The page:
Too poetic? It didn’t matter. People speak about the 27 curse, and when Cobain died three years later at the age of 27, it almost solidified him as someone of importance. When he died, people wanted to make him a monarch and maybe rightfully so, since the power of the band *as a whole* made people want to cheer. That’s the power of music. Would he want to be a monarch, hell no. But people looked at him dying at 27. People also noted that Cobain’s major label exposure was barely three years. roughly the same time that both Jimi Hendrix and Janis Joplin had between their first major label releases and deaths. Deep down, Cobain was just a punk rock kid from a small hillbilly town with a love for music, writing, and art. He wanted to escape, first through his music, and with his music he left the town that made him feel like an outsider. I think with age, he might have realized that a lot of us are outsiders, but we eventually find someone or something that takes us to where we need to be. I’d like to think for a short time, Cobain was able to see an escape from the doldrums, and I’m certain he knows that his music helped many to leave their own situations as well.

A band like Nirvana would never get the kind of attention by major labels as they did 20 years ago. Because of Nirvana, every other major label wanted to have a chunk of their Seattle pie, but it helped push alternative music to a place it had never been, something that would never happen in that way again. Nirvana were something long before Cobain died, and will remain that for those who put faith in their music and how they did it. Nevermind is some incredible music, and I hope people who discover it for the first time today will appreciate what it was like to hear it when it was released in 1991, same for those in 2031 who will honor its 40th anniversary.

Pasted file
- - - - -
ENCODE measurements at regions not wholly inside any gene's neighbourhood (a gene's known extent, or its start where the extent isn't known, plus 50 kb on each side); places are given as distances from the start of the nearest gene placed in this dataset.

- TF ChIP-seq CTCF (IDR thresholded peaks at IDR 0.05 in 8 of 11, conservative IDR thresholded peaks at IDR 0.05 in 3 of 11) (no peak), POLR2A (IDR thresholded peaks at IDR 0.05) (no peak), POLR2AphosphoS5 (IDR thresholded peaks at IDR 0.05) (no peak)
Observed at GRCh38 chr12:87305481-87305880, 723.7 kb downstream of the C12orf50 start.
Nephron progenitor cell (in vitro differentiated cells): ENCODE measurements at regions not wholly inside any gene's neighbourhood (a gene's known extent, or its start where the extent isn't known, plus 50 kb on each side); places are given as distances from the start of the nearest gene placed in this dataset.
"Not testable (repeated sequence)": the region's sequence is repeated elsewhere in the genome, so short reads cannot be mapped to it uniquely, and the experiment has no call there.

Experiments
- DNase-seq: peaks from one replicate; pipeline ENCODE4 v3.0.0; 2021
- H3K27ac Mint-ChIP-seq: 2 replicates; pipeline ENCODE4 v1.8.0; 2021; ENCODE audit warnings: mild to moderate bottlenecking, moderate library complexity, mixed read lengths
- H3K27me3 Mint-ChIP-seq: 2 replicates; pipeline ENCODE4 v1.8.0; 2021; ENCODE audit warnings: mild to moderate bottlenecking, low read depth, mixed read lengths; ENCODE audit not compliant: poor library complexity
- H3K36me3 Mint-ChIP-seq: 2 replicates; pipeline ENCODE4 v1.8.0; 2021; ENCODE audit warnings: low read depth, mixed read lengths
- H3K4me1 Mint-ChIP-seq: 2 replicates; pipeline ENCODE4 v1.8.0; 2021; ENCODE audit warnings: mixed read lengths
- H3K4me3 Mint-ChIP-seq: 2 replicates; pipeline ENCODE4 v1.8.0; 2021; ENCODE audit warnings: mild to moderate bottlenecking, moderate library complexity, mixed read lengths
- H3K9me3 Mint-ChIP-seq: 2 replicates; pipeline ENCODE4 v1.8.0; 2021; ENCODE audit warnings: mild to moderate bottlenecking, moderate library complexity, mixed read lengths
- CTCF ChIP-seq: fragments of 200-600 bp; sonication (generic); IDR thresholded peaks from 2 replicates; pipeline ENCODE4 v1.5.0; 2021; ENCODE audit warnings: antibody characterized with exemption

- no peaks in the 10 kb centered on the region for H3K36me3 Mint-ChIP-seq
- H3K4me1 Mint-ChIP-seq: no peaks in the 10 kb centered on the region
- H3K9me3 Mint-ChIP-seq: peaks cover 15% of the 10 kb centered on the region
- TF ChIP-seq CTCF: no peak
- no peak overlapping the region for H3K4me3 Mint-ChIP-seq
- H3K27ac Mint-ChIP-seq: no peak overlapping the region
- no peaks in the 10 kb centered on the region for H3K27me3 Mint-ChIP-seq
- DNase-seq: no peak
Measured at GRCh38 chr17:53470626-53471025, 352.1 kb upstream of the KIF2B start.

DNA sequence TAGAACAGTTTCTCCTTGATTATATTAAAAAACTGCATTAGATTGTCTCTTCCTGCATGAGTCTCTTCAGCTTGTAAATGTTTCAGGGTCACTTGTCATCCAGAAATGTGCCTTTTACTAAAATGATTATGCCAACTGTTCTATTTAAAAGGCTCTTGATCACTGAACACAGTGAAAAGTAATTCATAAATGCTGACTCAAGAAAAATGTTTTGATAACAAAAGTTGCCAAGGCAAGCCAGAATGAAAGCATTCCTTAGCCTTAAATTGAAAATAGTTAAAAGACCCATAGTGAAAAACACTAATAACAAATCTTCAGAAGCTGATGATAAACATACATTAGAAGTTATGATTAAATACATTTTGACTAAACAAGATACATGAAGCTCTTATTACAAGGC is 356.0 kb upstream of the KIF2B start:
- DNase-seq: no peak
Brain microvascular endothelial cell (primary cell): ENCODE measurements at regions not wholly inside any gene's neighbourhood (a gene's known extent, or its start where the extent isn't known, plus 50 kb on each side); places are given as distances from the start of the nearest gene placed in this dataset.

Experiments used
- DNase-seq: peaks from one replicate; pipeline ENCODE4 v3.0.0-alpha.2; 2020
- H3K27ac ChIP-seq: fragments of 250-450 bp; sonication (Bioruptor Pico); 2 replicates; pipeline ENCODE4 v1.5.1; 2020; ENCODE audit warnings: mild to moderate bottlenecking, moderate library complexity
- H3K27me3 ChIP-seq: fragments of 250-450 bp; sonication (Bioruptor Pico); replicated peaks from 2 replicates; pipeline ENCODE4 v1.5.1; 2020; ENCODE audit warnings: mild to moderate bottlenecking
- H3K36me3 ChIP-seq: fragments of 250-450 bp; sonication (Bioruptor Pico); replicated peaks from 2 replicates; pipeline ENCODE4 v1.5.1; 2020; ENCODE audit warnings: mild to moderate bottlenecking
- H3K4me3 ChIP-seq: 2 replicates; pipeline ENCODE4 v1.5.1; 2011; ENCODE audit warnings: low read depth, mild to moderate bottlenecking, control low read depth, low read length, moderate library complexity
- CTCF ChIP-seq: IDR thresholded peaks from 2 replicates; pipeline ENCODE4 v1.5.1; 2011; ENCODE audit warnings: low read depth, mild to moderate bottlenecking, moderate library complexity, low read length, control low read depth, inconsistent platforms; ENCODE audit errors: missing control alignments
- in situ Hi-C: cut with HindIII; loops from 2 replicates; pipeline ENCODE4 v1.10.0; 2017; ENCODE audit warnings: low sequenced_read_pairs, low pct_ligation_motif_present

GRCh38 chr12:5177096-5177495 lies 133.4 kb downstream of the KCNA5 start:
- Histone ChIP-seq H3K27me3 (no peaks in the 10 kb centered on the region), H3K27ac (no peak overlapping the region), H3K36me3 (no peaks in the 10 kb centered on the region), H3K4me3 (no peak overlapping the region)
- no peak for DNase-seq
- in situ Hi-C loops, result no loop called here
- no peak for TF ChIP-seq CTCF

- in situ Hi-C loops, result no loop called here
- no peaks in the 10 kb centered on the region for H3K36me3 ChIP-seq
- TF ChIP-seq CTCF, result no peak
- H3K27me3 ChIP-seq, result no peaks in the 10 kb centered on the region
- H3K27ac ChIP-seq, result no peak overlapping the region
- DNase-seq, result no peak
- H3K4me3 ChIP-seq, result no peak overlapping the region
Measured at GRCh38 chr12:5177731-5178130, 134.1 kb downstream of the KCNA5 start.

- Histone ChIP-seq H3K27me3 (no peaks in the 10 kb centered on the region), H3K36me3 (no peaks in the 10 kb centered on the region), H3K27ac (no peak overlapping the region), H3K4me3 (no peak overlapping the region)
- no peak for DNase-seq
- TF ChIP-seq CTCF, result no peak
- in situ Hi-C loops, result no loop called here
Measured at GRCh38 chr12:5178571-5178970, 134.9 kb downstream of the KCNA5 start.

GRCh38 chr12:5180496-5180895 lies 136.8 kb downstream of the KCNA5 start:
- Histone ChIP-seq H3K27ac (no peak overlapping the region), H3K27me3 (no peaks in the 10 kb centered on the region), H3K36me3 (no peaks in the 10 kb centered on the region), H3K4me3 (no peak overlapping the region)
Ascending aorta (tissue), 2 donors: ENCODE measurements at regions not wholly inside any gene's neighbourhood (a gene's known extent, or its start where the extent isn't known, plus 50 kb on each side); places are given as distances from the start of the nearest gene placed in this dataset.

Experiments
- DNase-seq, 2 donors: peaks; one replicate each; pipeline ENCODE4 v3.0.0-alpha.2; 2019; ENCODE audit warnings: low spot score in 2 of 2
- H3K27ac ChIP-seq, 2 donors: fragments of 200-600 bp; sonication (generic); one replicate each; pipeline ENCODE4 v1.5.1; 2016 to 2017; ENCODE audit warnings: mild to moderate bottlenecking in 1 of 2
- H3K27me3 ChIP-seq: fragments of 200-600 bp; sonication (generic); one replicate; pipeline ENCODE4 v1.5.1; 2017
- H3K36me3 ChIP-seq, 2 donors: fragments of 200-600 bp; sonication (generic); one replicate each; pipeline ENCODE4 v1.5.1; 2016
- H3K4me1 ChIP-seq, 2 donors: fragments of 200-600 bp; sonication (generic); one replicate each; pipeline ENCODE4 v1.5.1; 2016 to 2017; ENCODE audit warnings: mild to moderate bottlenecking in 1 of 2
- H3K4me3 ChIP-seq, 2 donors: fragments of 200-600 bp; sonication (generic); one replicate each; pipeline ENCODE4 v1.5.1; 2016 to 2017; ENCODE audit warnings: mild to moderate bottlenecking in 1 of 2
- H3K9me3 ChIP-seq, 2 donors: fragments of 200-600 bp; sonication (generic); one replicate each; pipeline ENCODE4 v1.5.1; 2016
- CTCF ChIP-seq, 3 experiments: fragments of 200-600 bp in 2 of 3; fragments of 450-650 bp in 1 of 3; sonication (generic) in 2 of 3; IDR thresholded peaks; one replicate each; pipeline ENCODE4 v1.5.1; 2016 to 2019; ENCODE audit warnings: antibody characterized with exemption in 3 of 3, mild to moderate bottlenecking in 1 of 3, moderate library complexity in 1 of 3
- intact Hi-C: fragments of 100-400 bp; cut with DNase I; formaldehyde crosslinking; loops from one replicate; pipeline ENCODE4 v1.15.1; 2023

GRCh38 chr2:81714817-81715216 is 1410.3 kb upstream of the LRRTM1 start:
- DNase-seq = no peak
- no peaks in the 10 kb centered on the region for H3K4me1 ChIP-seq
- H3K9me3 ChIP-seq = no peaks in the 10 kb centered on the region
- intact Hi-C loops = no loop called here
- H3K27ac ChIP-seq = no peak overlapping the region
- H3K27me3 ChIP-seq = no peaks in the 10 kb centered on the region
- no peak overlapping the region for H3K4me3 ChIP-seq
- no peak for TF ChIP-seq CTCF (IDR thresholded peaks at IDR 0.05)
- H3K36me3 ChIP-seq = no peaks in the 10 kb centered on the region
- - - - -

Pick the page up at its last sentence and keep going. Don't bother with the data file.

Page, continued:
OPINION: Kurt Cobain & Layne Staley, in passing

The anniversary of two respected Seattle musicians/singers made me think of how close-knit things were in the music scene in the early 1990’s.

I became a Washingtonian in 1984, when my mom moved us from Honolulu to be closer to her sister. I thought we would be moving to Seattle, but we found ourselves 200 miles to the East, crop circles and fields that looked like they hadn’t been watered in years. Culture shock? Yes. But it was the music that pulled me through.

For four years, it seemed Seattle’s creative community struggled with the deaths of some of its contributors:

  • People were cheering for Mother Love Bone to become the next it band for Seattle, when vocalist Andrew Wood died of a heroin overdose, a few days before he was to make his debut as a major label artist. I remember being in New York City for the New Music Seminar and seeing posters for their album, APPLE, and thinking it was odd. But that was the “business”, to be able to milk that dollar even though the singer was dead for four months.
  • Writer/poet Steven Jesse Bernstein may not have been someone who wrote for everyone, but he was not the people’s poet. But his work was rough, dark, and full of sharp edges and was someone who gained a lot of respect not only among Seattle musicians but people in the city who were into writing and the spoken word. Bernstein killed himself in the fall of 1991 at the age of 40.